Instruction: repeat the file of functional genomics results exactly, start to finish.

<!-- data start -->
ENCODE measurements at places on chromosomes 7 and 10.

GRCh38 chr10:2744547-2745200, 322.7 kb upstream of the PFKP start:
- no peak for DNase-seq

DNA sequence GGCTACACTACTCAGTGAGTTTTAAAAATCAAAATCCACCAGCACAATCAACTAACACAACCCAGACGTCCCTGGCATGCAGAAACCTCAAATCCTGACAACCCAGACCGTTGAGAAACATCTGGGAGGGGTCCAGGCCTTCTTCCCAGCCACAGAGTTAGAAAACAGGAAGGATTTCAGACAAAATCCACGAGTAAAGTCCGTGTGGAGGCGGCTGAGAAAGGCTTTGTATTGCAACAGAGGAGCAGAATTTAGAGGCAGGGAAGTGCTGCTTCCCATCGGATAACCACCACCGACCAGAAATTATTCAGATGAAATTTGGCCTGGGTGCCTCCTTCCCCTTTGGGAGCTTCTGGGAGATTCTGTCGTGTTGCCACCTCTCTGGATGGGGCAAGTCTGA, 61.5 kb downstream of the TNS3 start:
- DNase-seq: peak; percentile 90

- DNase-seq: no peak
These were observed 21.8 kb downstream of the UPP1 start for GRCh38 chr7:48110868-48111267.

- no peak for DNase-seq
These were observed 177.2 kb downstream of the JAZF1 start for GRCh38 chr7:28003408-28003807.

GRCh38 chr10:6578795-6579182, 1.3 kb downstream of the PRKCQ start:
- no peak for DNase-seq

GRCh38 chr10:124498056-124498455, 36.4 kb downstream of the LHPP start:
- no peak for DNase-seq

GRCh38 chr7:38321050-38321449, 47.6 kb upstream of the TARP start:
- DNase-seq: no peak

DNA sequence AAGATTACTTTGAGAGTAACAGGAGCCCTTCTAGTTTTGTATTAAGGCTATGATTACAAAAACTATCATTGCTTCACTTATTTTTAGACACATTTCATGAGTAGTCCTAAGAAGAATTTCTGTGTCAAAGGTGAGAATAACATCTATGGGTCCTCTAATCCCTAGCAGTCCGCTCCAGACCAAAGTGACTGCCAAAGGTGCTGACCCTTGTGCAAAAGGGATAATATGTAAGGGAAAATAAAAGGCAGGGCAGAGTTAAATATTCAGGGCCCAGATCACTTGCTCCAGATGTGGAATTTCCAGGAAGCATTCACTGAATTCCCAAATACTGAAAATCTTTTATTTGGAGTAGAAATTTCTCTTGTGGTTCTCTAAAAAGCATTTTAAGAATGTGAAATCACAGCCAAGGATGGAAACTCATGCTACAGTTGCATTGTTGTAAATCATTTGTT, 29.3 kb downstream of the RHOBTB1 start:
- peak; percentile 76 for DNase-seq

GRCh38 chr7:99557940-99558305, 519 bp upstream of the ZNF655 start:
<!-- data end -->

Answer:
ENCODE measurements at places on chromosomes 7 and 10.

GRCh38 chr10:2744547-2745200, 322.7 kb upstream of the PFKP start:
- no peak for DNase-seq

DNA sequence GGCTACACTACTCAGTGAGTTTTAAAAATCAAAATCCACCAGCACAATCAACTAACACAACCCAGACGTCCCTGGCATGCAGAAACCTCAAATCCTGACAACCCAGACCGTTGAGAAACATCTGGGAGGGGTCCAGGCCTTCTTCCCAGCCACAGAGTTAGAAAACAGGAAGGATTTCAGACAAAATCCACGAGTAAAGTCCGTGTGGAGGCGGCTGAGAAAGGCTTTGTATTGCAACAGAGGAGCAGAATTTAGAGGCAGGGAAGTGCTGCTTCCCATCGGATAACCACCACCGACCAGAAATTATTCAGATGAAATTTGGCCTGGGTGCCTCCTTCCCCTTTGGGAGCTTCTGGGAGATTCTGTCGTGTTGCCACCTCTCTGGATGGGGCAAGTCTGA, 61.5 kb downstream of the TNS3 start:
- DNase-seq: peak; percentile 90

- DNase-seq: no peak
These were observed 21.8 kb downstream of the UPP1 start for GRCh38 chr7:48110868-48111267.

- no peak for DNase-seq
These were observed 177.2 kb downstream of the JAZF1 start for GRCh38 chr7:28003408-28003807.

GRCh38 chr10:6578795-6579182, 1.3 kb downstream of the PRKCQ start:
- no peak for DNase-seq

GRCh38 chr10:124498056-124498455, 36.4 kb downstream of the LHPP start:
- no peak for DNase-seq

GRCh38 chr7:38321050-38321449, 47.6 kb upstream of the TARP start:
- DNase-seq: no peak

DNA sequence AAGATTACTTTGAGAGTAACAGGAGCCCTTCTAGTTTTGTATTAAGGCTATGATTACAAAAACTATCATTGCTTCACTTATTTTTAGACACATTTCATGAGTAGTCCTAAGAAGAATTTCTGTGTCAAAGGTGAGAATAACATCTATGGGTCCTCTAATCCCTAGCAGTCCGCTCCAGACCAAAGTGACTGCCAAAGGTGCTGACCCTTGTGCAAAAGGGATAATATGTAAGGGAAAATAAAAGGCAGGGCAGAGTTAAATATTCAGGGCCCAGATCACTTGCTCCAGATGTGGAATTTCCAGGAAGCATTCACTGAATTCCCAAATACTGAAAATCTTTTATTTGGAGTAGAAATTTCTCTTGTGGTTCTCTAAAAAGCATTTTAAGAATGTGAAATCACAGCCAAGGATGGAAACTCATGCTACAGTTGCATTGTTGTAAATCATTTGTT, 29.3 kb downstream of the RHOBTB1 start:
- peak; percentile 76 for DNase-seq

GRCh38 chr7:99557940-99558305, 519 bp upstream of the ZNF655 start: